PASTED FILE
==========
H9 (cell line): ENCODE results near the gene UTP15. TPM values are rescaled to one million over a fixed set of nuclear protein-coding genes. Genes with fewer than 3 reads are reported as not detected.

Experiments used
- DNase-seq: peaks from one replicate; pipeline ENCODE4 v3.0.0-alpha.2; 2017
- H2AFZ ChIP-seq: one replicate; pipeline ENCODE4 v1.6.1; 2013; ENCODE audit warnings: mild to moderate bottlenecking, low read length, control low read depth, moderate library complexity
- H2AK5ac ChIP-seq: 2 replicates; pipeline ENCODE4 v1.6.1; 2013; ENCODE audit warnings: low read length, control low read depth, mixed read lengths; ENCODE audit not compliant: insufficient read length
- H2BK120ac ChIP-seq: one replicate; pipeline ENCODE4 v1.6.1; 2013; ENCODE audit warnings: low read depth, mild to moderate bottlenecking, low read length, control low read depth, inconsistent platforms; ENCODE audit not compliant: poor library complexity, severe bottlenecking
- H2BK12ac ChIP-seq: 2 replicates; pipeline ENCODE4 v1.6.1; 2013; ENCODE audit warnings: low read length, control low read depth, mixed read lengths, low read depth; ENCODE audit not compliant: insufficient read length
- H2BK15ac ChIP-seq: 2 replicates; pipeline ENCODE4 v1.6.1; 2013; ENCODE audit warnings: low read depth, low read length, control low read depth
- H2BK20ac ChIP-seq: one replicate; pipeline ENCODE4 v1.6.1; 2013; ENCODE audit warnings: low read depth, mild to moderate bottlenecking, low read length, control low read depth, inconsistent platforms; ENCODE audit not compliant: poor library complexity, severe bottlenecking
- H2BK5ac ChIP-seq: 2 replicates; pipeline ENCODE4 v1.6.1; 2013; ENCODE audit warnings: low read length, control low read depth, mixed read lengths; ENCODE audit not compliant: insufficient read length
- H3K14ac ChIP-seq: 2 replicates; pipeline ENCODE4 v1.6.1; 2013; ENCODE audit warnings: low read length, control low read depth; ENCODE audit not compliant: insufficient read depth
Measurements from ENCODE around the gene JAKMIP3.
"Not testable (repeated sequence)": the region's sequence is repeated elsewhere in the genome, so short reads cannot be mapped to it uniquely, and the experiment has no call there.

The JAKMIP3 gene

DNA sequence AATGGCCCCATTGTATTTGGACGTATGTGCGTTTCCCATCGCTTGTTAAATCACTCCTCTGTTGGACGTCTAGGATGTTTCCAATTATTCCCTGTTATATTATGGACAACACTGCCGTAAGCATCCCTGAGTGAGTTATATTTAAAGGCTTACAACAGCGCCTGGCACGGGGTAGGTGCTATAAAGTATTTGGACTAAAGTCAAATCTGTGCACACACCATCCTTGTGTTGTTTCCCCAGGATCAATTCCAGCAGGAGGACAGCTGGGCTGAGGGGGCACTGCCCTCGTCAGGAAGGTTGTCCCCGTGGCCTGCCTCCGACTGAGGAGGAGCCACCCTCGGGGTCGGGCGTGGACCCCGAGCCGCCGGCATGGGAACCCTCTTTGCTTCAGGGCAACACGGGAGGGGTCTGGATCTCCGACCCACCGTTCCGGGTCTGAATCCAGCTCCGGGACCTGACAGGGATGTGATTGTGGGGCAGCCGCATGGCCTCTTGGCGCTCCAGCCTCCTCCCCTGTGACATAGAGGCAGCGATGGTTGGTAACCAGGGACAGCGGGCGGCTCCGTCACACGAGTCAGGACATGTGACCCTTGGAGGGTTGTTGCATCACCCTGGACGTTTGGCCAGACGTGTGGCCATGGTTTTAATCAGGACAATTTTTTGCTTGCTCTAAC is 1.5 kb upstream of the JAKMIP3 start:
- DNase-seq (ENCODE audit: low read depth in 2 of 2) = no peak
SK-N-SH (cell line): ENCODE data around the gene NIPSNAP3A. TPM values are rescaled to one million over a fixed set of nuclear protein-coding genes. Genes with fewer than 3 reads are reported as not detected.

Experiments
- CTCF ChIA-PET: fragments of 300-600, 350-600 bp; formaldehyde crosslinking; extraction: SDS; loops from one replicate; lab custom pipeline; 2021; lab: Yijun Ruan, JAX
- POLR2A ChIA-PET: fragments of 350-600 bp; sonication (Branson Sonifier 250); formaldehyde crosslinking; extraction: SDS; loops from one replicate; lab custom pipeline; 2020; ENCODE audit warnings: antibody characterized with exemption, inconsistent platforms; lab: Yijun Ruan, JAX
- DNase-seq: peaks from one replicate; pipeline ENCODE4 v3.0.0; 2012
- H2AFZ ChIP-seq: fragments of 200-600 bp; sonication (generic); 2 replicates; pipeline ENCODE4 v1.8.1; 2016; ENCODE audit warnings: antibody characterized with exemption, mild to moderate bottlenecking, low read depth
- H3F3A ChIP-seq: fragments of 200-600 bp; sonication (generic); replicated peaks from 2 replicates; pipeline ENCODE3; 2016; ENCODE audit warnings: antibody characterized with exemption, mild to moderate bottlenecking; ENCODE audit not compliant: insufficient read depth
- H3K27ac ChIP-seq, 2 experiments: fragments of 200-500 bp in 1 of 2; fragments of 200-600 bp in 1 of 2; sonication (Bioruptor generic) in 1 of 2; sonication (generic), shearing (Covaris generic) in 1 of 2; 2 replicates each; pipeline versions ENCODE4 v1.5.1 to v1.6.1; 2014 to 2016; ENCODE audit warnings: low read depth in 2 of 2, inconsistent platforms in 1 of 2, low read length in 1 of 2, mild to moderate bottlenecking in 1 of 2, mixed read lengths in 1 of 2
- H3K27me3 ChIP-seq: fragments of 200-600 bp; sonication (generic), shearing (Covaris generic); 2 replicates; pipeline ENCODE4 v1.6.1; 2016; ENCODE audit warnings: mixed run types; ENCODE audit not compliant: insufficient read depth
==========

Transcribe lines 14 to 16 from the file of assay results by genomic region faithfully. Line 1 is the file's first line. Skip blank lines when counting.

The JAKMIP3 gene

DNA sequence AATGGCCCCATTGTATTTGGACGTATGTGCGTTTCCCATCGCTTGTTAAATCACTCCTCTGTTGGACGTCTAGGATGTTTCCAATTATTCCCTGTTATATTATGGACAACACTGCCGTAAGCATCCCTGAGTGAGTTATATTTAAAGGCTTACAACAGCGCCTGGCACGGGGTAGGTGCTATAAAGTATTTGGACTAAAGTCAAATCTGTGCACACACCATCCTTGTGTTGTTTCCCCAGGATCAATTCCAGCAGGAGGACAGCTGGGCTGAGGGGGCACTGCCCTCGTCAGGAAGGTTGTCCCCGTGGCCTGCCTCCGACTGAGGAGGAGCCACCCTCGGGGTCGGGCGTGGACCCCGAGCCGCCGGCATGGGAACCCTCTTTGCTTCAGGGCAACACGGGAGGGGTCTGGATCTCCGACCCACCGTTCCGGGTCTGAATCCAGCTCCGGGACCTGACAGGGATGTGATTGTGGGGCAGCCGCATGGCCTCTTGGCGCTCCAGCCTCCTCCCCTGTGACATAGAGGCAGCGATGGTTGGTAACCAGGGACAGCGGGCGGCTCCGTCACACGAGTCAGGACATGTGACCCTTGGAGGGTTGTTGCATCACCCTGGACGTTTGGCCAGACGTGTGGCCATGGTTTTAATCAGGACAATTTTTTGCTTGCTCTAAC is 1.5 kb upstream of the JAKMIP3 start:
- DNase-seq (ENCODE audit: low read depth in 2 of 2) = no peak